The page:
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Stock Market Contagion: Empirical Evidence From The DotCom Bubble

Stock Market Contagion: Empirical Evidence From The DotCom Bubble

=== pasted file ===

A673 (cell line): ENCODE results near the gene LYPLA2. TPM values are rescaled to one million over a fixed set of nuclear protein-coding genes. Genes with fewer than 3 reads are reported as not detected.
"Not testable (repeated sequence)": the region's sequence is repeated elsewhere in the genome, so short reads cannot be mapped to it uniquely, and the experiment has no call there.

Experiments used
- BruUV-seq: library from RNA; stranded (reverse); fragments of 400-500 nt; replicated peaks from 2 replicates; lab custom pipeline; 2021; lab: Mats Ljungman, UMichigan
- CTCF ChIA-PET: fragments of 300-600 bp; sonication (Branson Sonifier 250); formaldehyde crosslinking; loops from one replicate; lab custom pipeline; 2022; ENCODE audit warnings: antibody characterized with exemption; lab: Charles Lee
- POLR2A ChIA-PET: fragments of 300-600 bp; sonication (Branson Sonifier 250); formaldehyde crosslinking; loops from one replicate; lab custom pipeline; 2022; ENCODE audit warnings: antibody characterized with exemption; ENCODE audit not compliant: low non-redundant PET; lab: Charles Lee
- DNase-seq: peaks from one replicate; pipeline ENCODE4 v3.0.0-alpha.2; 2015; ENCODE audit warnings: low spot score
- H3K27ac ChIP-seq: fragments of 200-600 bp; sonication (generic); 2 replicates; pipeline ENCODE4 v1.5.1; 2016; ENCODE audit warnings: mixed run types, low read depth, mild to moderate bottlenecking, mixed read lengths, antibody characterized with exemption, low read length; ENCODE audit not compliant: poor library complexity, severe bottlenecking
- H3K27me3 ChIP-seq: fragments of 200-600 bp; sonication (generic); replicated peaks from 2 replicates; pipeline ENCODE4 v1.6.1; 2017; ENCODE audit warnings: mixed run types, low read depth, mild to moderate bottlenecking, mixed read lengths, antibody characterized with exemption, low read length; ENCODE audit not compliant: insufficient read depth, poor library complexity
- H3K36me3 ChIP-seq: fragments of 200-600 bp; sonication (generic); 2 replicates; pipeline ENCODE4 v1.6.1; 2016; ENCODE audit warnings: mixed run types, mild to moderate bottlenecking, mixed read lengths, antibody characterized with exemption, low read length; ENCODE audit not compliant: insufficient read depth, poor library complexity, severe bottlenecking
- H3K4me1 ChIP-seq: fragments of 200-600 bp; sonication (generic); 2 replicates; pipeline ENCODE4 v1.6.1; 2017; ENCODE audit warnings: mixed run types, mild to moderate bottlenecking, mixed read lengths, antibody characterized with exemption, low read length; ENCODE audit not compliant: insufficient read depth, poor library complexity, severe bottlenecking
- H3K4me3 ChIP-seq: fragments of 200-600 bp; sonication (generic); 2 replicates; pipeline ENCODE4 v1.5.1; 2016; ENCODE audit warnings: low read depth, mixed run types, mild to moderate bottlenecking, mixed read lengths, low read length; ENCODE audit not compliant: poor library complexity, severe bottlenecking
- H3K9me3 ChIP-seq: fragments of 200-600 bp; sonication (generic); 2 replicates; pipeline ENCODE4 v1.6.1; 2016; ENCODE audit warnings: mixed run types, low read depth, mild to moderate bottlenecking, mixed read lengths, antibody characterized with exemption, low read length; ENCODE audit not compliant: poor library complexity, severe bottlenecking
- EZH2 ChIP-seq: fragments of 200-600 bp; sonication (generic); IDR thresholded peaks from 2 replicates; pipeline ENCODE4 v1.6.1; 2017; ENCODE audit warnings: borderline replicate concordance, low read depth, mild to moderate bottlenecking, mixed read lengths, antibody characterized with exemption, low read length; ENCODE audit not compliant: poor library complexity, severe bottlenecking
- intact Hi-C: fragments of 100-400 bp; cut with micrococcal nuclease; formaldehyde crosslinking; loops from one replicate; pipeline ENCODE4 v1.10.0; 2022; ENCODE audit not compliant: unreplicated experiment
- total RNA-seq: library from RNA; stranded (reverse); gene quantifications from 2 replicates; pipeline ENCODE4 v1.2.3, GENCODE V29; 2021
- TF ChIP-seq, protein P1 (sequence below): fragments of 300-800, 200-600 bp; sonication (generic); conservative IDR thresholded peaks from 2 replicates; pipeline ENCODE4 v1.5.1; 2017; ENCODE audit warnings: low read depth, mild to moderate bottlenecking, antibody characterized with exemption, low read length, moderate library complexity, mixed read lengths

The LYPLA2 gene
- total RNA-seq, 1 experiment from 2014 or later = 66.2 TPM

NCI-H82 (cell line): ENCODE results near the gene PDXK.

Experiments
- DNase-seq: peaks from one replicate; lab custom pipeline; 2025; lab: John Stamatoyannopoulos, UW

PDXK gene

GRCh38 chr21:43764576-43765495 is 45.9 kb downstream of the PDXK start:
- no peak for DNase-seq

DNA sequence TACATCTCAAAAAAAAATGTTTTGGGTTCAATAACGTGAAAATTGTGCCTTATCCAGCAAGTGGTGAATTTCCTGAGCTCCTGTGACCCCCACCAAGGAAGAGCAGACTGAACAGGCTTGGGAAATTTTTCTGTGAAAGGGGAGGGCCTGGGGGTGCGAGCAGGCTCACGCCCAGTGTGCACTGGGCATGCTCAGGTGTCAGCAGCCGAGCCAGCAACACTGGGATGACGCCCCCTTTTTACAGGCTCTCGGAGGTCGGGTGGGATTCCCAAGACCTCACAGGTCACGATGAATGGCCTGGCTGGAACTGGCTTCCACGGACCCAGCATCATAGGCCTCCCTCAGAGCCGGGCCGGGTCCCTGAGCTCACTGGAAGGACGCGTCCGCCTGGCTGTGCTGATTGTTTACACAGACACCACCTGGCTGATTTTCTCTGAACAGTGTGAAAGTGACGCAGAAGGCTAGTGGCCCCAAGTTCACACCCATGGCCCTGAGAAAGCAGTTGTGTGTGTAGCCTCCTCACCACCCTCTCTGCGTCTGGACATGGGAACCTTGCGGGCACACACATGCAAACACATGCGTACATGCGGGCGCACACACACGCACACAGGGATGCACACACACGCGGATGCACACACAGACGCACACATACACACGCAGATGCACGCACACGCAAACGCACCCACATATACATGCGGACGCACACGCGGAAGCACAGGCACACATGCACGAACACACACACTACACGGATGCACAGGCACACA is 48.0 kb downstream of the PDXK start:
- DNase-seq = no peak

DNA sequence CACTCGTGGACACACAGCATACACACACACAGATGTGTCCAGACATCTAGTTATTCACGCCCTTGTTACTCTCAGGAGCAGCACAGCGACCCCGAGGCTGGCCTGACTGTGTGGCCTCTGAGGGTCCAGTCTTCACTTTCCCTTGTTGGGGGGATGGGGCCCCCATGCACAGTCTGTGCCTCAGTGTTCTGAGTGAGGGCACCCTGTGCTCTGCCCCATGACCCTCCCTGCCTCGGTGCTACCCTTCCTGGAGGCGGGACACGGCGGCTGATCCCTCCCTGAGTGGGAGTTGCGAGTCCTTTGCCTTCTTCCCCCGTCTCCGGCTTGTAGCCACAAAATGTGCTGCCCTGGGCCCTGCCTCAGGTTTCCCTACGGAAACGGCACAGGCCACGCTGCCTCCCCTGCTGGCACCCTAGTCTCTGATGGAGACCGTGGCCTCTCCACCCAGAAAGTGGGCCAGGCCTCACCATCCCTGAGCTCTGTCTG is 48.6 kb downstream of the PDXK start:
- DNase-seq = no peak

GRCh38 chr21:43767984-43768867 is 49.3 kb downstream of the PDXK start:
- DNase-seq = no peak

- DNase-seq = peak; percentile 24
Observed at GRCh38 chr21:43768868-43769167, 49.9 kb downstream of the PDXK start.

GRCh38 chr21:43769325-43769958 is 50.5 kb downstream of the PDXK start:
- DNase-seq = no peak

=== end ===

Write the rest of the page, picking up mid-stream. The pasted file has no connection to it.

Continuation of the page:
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The stock market contagion effect has become more pronounced in recent years because of the rapid global economic integration. It may also be observed that stock market contagion always comes for debate only when a major crisis hits the US market. Studies found that the long term correlation between US markets and the rest of the world wasn't high enough to say that the global markets are fully interconnected. But, when looking at the contagion dynamics over the short term, we find that correlation is much higher between the US new technology stocks and their European peers. In this book, we examine 2 main contagion components, volatility and correlations. In the first part we show the extent to which the contagion effect plays a role in volatility spikes. We show that new technology stock markets' volatilities can have more than one regime, where each regime represents a financial status. In the second part of the book, we show that long term correlations are not an accurate indicator to the extent to which markets affect each other. In fact, we show that conditional correlations and specifically short term ones can be a more relevant measure of cross stock markets correlations.